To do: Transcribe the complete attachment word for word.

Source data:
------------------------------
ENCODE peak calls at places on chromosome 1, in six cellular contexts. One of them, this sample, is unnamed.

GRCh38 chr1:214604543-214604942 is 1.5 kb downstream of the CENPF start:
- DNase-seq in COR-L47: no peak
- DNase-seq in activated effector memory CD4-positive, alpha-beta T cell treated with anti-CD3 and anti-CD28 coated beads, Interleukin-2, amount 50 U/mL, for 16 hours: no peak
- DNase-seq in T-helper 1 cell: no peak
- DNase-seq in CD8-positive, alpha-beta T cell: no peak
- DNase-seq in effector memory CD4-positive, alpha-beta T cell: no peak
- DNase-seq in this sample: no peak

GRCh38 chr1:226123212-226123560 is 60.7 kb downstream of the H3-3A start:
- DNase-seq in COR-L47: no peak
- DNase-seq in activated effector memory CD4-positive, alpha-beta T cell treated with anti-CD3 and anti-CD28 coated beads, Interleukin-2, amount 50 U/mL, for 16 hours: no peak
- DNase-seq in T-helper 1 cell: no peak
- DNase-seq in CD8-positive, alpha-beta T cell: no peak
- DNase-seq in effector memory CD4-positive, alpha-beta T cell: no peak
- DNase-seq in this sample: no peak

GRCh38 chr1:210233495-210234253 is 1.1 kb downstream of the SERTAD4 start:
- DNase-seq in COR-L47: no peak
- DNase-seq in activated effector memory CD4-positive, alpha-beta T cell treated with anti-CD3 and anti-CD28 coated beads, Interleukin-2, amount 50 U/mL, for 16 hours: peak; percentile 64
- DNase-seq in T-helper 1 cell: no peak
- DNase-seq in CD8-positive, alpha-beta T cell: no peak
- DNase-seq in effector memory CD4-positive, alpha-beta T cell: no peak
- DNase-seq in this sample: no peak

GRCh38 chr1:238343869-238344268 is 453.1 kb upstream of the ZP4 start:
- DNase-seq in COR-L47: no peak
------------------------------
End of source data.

ENCODE peak calls at places on chromosome 1, in six cellular contexts. One of them, this sample, is unnamed.

GRCh38 chr1:214604543-214604942 is 1.5 kb downstream of the CENPF start:
- DNase-seq in COR-L47: no peak
- DNase-seq in activated effector memory CD4-positive, alpha-beta T cell treated with anti-CD3 and anti-CD28 coated beads, Interleukin-2, amount 50 U/mL, for 16 hours: no peak
- DNase-seq in T-helper 1 cell: no peak
- DNase-seq in CD8-positive, alpha-beta T cell: no peak
- DNase-seq in effector memory CD4-positive, alpha-beta T cell: no peak
- DNase-seq in this sample: no peak

GRCh38 chr1:226123212-226123560 is 60.7 kb downstream of the H3-3A start:
- DNase-seq in COR-L47: no peak
- DNase-seq in activated effector memory CD4-positive, alpha-beta T cell treated with anti-CD3 and anti-CD28 coated beads, Interleukin-2, amount 50 U/mL, for 16 hours: no peak
- DNase-seq in T-helper 1 cell: no peak
- DNase-seq in CD8-positive, alpha-beta T cell: no peak
- DNase-seq in effector memory CD4-positive, alpha-beta T cell: no peak
- DNase-seq in this sample: no peak

GRCh38 chr1:210233495-210234253 is 1.1 kb downstream of the SERTAD4 start:
- DNase-seq in COR-L47: no peak
- DNase-seq in activated effector memory CD4-positive, alpha-beta T cell treated with anti-CD3 and anti-CD28 coated beads, Interleukin-2, amount 50 U/mL, for 16 hours: peak; percentile 64
- DNase-seq in T-helper 1 cell: no peak
- DNase-seq in CD8-positive, alpha-beta T cell: no peak
- DNase-seq in effector memory CD4-positive, alpha-beta T cell: no peak
- DNase-seq in this sample: no peak

GRCh38 chr1:238343869-238344268 is 453.1 kb upstream of the ZP4 start:
- DNase-seq in COR-L47: no peak